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Carolyn Hax: Situation calls for compassion

Dear Carolyn: My father-in-law is as self-centered as they come. My husband still expects that his encounters will be different – that his father will help when it’s requested, show interest or support in our family and needs, or express pride in Husband’s accomplishments that don’t impact him.

All I see is Husband constantly being set up for hurt, which is the only thing my father-in-law consistently delivers. There’s no tactful way to point this out, so do I just continue to sit back and watch it happen?

– Not the Optimist

Give tact a chance. (But what are the chances that’s all I’m saying?)

1. “It breaks my heart to watch you get hurt every time you deal with your father.” You’re speaking for yourself, which guards you against overreaching, and you also aren’t attacking him; on the contrary, you’re showing him that you have his back.

2. “I see your trying and trying to get his help or support or approval, and his never giving it. Would you say that’s a fair description of what’s happening?” Posing it as a question allows him to come to his own conclusion. If he demonstrates here that he’s nowhere near admitting this, then you can drop it and hope you planted a seed.

If he’s still receptive, then:

3. “Of course you want these things from him – he’s your dad.” Validation is powerful.

4. “I’m wondering, though, if he has ever been supportive that way.” Again – he might not be ready to admit this, but it’s another seed planted regardless.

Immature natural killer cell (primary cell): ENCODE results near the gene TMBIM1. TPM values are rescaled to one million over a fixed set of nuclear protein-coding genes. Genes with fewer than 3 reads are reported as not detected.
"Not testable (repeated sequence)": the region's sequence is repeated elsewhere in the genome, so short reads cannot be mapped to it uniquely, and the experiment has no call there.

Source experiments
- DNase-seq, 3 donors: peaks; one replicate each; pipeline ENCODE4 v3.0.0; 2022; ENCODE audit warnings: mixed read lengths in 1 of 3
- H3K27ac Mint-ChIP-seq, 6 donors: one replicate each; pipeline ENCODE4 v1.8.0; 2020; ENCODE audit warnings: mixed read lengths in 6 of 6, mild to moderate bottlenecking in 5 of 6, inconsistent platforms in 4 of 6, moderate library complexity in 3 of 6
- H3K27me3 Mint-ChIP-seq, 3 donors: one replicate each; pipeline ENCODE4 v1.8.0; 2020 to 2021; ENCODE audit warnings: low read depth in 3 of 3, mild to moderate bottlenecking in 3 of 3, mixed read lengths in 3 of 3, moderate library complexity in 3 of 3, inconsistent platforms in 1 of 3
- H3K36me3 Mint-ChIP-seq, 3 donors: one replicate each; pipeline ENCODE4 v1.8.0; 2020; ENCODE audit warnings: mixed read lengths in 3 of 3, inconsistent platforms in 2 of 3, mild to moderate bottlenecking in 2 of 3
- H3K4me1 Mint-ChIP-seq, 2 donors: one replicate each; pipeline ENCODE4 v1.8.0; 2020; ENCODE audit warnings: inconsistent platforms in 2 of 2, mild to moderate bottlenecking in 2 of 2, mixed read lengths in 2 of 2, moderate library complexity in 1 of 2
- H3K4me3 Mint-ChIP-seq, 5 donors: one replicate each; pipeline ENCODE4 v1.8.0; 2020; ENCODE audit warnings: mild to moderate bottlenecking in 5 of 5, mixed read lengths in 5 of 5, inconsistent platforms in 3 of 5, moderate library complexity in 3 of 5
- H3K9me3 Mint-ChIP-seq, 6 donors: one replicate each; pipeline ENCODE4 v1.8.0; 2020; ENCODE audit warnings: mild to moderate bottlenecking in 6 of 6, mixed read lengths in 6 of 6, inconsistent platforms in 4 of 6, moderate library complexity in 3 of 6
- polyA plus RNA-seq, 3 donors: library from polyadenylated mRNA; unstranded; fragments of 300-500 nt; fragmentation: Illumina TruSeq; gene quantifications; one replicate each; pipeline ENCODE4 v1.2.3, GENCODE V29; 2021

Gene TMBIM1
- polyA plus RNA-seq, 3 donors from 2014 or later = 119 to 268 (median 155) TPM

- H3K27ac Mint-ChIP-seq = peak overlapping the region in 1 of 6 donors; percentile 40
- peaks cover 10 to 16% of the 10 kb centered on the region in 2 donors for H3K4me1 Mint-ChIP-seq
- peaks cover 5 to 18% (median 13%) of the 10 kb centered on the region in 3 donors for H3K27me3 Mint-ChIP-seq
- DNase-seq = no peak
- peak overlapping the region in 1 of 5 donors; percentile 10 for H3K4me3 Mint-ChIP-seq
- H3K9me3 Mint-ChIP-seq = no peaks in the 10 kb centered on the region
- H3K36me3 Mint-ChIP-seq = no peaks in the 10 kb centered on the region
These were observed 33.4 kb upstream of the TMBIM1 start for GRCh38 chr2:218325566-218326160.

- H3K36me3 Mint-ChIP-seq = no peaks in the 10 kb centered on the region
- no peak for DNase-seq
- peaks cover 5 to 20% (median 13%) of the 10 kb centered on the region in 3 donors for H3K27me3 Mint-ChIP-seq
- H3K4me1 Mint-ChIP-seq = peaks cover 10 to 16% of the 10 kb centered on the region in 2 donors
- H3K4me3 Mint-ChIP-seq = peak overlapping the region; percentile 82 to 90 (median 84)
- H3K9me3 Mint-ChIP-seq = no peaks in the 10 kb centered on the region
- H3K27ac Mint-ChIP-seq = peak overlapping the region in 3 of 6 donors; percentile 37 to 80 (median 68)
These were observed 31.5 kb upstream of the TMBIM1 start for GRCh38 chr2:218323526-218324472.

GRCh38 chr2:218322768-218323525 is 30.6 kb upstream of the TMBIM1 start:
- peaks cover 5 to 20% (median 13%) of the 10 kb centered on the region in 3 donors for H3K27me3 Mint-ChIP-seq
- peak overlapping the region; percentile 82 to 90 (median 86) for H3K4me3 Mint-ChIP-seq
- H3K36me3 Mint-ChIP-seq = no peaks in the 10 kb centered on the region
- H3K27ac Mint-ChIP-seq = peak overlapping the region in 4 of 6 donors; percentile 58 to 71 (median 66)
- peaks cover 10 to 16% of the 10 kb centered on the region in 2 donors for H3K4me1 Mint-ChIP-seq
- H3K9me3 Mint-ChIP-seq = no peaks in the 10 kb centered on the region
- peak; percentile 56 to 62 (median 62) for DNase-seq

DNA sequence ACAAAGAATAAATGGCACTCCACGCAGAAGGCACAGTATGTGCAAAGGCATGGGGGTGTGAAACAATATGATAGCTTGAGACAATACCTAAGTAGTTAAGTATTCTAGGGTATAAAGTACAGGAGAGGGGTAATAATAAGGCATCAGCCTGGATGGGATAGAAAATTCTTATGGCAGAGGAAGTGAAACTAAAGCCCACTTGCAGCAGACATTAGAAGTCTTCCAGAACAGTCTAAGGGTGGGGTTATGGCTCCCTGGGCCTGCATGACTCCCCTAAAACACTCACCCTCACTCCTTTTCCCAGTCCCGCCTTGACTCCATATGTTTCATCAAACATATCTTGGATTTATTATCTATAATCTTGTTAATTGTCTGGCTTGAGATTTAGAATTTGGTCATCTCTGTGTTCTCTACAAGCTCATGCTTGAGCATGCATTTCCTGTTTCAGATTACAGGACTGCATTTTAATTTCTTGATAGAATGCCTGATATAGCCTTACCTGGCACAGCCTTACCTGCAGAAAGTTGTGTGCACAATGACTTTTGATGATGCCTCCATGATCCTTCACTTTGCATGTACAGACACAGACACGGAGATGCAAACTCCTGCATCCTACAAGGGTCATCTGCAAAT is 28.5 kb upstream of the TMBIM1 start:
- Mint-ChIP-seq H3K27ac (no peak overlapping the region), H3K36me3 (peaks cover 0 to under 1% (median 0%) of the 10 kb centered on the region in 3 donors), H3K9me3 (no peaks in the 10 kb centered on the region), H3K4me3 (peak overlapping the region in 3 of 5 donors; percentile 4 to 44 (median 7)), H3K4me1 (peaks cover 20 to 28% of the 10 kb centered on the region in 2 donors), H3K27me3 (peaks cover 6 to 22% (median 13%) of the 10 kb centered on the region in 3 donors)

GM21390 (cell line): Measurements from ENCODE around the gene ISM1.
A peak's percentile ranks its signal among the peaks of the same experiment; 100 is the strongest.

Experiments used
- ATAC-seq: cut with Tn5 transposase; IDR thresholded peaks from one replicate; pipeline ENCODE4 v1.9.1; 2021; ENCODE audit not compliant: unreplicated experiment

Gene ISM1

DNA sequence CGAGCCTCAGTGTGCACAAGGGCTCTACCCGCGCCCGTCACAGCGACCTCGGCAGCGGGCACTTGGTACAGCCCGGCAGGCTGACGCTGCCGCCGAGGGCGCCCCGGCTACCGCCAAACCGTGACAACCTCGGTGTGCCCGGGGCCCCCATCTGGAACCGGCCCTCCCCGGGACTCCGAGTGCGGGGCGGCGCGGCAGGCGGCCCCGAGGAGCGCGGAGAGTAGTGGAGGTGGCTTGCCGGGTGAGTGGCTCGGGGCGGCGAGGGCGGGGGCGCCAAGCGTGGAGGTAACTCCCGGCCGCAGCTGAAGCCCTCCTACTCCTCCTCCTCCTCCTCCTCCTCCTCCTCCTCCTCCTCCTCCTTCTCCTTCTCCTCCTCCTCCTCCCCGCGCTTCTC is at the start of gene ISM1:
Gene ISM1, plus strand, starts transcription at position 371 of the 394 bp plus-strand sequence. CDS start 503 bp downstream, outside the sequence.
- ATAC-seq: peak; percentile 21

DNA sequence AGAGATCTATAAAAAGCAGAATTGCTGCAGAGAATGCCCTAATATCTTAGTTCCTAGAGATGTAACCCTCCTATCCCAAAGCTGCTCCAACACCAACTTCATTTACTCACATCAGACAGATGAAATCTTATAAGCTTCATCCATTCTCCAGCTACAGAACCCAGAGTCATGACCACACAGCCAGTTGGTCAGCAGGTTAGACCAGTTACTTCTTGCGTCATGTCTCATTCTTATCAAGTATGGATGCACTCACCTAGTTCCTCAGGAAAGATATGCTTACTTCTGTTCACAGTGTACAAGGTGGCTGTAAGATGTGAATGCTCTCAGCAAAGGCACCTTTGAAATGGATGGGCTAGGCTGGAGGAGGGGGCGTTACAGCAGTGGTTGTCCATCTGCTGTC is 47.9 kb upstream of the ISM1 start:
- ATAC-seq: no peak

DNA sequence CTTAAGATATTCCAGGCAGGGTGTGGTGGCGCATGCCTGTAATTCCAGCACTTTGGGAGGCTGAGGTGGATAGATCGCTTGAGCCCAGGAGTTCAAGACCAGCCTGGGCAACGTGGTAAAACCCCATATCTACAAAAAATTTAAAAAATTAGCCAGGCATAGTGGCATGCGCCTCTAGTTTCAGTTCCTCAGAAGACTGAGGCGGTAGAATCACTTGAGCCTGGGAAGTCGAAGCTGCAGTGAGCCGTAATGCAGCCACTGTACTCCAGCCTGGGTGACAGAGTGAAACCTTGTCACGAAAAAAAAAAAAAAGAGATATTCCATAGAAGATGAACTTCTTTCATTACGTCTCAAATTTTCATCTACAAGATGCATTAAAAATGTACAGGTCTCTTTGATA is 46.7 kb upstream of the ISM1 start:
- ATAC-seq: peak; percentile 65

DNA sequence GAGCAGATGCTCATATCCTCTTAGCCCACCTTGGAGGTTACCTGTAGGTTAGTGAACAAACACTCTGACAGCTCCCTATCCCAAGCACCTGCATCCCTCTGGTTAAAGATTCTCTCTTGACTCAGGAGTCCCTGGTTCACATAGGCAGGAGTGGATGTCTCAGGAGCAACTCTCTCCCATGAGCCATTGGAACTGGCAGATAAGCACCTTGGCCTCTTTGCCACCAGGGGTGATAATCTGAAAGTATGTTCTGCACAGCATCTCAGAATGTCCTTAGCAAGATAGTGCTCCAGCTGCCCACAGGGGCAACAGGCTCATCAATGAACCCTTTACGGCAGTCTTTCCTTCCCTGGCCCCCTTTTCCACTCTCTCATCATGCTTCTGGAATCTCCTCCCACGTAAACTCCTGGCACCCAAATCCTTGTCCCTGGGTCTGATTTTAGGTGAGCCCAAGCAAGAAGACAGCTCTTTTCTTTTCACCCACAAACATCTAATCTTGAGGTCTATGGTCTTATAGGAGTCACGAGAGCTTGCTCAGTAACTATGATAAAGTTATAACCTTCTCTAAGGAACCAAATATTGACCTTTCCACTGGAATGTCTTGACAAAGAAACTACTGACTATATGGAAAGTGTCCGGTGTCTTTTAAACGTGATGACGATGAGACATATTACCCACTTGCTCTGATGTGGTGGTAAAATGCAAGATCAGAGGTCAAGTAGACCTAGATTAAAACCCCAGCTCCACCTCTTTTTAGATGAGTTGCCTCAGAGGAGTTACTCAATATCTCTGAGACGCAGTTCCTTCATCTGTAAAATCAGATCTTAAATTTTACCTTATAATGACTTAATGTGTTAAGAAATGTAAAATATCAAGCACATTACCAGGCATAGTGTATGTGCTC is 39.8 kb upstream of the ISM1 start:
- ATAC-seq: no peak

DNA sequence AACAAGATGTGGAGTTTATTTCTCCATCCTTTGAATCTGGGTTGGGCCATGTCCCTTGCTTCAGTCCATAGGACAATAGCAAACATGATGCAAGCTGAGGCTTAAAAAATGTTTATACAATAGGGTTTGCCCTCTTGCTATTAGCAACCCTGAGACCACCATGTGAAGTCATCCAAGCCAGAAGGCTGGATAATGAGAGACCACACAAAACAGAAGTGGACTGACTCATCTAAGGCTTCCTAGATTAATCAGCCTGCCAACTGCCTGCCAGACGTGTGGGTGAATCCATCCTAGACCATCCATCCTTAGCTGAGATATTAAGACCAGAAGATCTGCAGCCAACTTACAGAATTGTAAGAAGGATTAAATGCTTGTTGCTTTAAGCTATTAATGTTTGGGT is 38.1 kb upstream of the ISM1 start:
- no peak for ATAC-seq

If he does admit his father has never been a giver, then:

5. “It’s OK to stop hoping he’ll become a different person, and accept who he is. It’s OK to be easier on yourself.” You’re not asking him to quit hoping for a better dad, you’re saying you’ll support him if he decides to on his own.

It’s not tact so much as compassion – which, toward someone you love, is a much easier target to hit. Good luck.

It’s your life – appreciate it

Hi Carolyn: I’m turning 35 today with no husband, boyfriend or children. I have heavy student debt, live in a small apartment and work for a nonprofit.

While I’m pretty happy, I don’t measure up by most people’s checklists – and sometimes feel like a stunted human being. Any good response to those people who kindly (or not so kindly) give me the “You’re 35!?!”

– 35

How about your checklist? That’s the only relevant one, assuming you even believe in them.

The best response will be the one that flows from your appreciation of the life you’ve built for yourself.

But if you need a response in the meantime, you might like the results you get from absurdity. “I know! And last year I was 34.”

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